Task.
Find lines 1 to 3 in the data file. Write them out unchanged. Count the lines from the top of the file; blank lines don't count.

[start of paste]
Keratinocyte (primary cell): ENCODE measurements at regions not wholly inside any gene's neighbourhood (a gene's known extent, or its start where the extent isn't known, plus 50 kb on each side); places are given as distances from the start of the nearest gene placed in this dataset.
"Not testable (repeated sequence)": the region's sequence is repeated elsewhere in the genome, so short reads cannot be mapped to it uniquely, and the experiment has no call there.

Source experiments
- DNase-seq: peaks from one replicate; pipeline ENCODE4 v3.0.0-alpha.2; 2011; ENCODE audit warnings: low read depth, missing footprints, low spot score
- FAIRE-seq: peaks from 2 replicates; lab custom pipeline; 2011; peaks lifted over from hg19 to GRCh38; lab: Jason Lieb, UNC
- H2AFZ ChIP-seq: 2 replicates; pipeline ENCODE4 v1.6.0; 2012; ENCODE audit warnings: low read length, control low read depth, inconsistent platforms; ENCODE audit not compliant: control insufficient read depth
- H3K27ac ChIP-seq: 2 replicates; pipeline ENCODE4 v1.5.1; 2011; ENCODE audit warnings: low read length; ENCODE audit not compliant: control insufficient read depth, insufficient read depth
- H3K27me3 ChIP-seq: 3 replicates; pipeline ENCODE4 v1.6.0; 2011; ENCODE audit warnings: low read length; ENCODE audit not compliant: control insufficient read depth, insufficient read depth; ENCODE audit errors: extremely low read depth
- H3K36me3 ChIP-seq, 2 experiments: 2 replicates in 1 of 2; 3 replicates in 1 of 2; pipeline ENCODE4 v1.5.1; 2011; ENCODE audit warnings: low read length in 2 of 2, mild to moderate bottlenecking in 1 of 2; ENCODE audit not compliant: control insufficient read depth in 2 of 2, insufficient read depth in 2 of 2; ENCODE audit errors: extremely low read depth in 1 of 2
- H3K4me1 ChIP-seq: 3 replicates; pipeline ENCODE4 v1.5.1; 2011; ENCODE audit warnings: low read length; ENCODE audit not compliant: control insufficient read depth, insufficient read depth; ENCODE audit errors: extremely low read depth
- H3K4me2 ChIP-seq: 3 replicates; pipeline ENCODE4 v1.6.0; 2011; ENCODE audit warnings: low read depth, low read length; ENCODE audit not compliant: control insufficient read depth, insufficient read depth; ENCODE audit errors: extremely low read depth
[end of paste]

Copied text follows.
Keratinocyte (primary cell): ENCODE measurements at regions not wholly inside any gene's neighbourhood (a gene's known extent, or its start where the extent isn't known, plus 50 kb on each side); places are given as distances from the start of the nearest gene placed in this dataset.
"Not testable (repeated sequence)": the region's sequence is repeated elsewhere in the genome, so short reads cannot be mapped to it uniquely, and the experiment has no call there.

Source experiments